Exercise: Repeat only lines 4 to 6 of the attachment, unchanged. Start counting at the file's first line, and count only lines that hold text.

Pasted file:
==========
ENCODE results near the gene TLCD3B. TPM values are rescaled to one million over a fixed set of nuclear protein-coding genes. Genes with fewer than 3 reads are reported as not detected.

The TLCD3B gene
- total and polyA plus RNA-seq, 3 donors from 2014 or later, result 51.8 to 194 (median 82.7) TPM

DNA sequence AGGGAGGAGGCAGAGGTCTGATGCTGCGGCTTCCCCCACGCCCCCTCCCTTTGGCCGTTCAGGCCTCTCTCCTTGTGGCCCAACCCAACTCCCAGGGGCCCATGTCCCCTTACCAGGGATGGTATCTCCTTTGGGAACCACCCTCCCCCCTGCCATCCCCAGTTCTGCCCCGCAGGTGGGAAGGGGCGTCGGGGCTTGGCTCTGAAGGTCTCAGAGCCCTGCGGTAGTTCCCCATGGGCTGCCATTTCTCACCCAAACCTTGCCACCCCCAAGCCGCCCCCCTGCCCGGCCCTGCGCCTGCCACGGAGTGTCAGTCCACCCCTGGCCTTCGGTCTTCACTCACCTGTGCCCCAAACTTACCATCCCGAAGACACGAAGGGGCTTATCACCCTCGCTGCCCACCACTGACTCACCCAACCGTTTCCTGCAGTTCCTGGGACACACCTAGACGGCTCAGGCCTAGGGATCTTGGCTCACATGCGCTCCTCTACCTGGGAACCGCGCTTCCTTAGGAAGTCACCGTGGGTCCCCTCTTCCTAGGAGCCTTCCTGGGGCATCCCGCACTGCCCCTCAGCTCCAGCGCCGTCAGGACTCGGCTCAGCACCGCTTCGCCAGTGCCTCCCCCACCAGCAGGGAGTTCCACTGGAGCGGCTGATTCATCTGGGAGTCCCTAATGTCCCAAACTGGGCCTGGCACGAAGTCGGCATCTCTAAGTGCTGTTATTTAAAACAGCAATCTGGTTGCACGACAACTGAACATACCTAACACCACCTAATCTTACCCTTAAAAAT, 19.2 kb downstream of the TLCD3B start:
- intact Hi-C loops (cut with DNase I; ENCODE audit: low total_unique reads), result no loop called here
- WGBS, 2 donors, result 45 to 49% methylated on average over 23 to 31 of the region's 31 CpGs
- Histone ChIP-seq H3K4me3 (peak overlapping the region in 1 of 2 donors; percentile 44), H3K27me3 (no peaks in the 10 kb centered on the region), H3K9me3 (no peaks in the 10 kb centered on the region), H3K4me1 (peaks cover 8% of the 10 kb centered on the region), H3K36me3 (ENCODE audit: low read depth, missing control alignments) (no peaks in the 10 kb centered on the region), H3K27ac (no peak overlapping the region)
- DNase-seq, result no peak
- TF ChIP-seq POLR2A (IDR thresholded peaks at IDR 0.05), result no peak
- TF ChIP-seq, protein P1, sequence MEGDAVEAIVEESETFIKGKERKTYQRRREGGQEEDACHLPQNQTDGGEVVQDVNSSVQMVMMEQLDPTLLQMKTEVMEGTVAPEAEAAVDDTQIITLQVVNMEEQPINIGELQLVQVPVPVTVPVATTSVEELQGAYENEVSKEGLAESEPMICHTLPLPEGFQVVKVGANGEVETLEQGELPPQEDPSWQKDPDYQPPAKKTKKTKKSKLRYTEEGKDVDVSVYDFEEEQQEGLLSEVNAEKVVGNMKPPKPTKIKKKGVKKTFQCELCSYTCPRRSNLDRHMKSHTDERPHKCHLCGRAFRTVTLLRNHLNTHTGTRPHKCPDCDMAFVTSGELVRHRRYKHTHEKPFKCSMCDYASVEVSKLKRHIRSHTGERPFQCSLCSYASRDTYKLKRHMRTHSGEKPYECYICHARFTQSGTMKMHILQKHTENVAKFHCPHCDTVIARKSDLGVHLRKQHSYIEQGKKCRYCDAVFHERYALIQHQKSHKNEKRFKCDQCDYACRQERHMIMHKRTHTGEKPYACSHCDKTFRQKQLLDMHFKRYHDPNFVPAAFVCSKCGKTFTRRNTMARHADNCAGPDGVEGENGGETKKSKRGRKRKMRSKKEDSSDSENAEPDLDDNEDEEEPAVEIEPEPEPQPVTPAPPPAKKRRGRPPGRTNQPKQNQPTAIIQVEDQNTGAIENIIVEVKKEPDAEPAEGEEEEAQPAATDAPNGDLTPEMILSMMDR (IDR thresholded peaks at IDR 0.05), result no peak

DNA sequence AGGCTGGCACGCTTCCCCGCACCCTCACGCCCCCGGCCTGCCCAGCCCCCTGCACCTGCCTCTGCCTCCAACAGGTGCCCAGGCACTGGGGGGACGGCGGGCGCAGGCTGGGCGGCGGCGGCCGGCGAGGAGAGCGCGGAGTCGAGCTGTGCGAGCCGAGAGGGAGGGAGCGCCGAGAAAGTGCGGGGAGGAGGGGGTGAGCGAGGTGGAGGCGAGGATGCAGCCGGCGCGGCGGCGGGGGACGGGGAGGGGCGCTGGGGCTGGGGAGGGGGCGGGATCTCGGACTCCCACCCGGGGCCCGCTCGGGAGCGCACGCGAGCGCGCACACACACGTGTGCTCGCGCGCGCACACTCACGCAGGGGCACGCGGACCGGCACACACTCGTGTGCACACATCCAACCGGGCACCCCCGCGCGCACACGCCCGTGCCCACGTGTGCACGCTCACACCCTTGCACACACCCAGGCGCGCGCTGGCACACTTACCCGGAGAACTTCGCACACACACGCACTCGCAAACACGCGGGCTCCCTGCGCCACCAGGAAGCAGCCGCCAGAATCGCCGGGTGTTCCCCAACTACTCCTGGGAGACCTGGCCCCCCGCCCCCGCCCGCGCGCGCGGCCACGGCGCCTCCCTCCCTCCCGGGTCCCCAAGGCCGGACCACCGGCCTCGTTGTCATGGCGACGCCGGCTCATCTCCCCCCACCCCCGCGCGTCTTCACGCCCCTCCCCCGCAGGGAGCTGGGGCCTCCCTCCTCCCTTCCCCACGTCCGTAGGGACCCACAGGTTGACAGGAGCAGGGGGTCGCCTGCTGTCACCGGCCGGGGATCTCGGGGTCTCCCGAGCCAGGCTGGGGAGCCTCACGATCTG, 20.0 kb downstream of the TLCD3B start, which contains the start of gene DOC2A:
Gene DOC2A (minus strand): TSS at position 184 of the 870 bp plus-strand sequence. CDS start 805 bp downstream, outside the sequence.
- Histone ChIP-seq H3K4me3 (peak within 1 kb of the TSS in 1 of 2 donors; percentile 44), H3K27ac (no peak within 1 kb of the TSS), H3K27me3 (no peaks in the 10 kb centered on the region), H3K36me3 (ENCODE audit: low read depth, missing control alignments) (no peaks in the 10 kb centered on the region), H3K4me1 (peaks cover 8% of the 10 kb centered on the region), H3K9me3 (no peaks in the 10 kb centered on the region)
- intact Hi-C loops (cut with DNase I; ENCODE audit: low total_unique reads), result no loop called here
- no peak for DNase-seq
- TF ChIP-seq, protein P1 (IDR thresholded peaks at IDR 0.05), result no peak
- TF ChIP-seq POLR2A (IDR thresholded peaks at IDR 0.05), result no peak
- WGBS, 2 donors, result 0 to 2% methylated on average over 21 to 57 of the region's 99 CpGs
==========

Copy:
DNA sequence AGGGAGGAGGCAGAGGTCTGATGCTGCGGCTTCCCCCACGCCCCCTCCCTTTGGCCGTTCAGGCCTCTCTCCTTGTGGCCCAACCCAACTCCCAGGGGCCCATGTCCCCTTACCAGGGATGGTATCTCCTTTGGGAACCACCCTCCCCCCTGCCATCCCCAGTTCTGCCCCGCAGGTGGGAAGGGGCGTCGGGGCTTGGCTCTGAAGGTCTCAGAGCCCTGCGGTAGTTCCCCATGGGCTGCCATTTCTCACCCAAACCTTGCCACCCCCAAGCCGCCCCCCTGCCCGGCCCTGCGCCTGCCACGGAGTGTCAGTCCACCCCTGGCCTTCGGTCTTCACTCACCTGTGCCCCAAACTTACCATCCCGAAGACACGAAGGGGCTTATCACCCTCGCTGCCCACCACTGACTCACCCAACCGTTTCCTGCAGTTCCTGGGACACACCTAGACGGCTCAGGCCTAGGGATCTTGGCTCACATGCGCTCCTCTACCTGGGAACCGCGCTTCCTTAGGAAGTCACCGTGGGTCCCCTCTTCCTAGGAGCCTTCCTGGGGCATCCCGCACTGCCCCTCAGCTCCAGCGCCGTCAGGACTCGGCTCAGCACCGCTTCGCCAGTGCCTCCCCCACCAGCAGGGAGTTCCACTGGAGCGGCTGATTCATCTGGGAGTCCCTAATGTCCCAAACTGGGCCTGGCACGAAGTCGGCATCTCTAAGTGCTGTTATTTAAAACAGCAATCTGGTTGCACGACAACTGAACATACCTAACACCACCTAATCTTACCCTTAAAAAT, 19.2 kb downstream of the TLCD3B start:
- intact Hi-C loops (cut with DNase I; ENCODE audit: low total_unique reads), result no loop called here
- WGBS, 2 donors, result 45 to 49% methylated on average over 23 to 31 of the region's 31 CpGs